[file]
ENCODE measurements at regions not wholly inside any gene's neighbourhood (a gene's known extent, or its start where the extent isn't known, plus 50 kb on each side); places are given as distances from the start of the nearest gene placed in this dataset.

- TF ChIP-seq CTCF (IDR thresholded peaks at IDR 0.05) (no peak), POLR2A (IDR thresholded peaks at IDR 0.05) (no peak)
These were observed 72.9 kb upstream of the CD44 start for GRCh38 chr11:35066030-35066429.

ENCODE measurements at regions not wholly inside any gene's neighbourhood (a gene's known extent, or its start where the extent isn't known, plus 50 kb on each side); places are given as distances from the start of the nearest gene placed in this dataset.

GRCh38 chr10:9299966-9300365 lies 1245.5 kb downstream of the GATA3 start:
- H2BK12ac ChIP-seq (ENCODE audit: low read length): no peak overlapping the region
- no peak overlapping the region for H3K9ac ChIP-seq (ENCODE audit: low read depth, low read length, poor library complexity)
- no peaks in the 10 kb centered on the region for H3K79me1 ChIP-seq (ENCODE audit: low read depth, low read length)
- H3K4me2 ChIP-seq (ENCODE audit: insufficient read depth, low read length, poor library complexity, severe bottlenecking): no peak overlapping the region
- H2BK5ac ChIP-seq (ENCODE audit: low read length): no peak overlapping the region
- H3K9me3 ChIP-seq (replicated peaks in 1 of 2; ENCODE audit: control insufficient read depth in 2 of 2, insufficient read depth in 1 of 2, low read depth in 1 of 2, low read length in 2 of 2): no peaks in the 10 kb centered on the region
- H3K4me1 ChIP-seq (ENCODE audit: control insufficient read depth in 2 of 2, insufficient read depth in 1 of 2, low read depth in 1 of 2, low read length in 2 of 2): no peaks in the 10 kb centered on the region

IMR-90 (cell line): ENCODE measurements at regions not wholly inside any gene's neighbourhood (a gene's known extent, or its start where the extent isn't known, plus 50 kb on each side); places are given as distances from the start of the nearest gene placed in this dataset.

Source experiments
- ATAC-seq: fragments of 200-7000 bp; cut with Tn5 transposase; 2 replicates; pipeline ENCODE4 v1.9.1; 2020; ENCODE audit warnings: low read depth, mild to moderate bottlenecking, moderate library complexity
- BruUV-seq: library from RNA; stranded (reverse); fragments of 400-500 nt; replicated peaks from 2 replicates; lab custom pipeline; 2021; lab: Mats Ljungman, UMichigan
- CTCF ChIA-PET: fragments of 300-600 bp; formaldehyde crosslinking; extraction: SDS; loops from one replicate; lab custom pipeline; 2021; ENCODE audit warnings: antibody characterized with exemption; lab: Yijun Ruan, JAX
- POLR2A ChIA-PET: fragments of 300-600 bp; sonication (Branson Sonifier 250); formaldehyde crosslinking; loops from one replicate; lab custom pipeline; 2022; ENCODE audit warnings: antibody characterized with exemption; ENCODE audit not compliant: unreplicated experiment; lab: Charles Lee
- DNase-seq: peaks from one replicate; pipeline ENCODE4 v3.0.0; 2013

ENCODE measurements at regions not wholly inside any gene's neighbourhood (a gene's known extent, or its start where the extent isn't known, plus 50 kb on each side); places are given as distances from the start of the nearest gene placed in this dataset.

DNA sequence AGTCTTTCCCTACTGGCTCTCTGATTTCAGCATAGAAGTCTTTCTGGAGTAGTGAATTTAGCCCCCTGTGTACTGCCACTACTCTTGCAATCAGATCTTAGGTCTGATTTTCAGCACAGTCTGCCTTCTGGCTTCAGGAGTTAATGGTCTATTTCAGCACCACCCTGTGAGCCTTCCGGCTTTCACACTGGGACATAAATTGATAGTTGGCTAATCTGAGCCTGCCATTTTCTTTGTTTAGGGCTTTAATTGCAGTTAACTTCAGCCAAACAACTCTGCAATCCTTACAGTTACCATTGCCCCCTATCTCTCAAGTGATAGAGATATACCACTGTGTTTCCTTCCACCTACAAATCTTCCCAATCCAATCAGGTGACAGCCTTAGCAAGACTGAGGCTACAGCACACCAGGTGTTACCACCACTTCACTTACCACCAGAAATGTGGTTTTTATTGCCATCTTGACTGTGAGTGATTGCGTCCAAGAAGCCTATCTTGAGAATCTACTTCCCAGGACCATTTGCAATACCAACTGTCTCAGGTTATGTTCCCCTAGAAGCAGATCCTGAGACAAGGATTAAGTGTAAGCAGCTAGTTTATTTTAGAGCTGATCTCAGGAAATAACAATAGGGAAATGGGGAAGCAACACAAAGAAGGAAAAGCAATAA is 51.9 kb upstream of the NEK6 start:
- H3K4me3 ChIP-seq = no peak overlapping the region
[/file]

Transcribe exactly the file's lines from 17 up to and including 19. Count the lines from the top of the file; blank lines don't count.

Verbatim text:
- CTCF ChIA-PET: fragments of 300-600 bp; formaldehyde crosslinking; extraction: SDS; loops from one replicate; lab custom pipeline; 2021; ENCODE audit warnings: antibody characterized with exemption; lab: Yijun Ruan, JAX
- POLR2A ChIA-PET: fragments of 300-600 bp; sonication (Branson Sonifier 250); formaldehyde crosslinking; loops from one replicate; lab custom pipeline; 2022; ENCODE audit warnings: antibody characterized with exemption; ENCODE audit not compliant: unreplicated experiment; lab: Charles Lee
- DNase-seq: peaks from one replicate; pipeline ENCODE4 v3.0.0; 2013